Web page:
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Virginia’s Prohibition of Same-Sex Marriages Held Unconstitutional (Appeal Pending)

On Behalf of | Feb 26, 2014 | Same-Sex Marriage

Virginia’s Marriage Laws (Article I, § 15-A of the Virginia Constitution and §§ 20-45.2 and 20-45.3 of the Virginia Code) prohibit same-sex marriages from occurring in Virginia and also prohibit lawful same-sex marriages entered into elsewhere from being recognized here in Virginia.

Under Virginia’s marriage laws, an application for a marriage license submitted by Timothy Bostic and Tony London, who have been a couple since 1989, was denied. Under the same laws, Carol Schall and Mary Townley, a couple lawfully married in California, were prevented from enjoying their rights as a married couple here in Virginia. Together, they sued.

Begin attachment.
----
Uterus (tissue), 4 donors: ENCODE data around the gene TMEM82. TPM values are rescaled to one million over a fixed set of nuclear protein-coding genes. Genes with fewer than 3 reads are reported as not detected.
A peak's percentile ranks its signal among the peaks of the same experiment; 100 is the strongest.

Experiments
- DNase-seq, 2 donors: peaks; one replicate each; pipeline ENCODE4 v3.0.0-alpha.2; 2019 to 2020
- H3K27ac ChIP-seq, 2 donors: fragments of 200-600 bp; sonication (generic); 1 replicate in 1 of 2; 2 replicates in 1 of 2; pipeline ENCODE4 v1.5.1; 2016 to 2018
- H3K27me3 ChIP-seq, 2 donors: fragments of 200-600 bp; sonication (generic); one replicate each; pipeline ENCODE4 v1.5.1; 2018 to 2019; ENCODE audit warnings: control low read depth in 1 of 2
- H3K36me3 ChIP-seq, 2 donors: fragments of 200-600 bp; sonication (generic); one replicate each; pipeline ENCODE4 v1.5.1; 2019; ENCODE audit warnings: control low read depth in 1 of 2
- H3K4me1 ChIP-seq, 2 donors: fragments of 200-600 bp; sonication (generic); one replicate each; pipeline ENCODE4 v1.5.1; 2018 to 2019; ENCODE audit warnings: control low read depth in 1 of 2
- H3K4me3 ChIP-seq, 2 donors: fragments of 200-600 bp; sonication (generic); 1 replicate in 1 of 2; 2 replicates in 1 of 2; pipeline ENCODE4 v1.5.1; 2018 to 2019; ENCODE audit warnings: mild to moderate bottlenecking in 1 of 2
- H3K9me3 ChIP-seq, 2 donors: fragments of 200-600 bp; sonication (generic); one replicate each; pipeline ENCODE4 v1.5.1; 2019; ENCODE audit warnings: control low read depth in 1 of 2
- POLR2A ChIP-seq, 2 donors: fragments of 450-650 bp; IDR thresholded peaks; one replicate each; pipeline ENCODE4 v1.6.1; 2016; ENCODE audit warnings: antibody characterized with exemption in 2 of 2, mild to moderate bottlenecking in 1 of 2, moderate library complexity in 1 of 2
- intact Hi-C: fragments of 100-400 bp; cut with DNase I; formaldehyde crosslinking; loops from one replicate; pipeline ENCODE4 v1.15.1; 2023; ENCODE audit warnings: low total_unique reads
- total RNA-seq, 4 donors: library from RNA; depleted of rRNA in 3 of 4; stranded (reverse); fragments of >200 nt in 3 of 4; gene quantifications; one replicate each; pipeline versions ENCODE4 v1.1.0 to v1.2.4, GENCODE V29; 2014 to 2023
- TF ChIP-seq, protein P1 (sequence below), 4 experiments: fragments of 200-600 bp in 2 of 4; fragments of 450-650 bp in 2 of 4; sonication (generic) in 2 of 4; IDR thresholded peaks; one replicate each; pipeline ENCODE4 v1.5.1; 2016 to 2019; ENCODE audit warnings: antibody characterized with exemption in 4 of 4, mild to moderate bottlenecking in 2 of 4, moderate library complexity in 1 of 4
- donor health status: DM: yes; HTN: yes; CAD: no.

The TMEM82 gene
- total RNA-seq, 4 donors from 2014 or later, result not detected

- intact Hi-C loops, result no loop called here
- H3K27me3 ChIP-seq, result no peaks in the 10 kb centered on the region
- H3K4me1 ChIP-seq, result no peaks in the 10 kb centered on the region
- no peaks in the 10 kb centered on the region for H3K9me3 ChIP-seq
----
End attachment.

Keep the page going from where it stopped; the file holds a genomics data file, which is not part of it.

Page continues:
On February 14, 2014, U.S. District Court Judge Arenda Wright Allen ruled that Virginia’s Marriage Laws are unconstitutional, explaining as follows: “Our Declaration of Independence recognizes that ‘all men’ are created equal. Surely this means all of us.”

The Norfolk Circuit Court Clerk, who had denied the application for a marriage license submitted by Bostic and London, has appealed. On February 25, 2014, the Prince William County Circuit Court Clerk also noted an appeal.

For now, and until the appeals are decided by the Fourth Circuit Court of Appeals, Virginia’s Marriage Laws still prohibit same-sex marriages from occurring here and from being recognized here.

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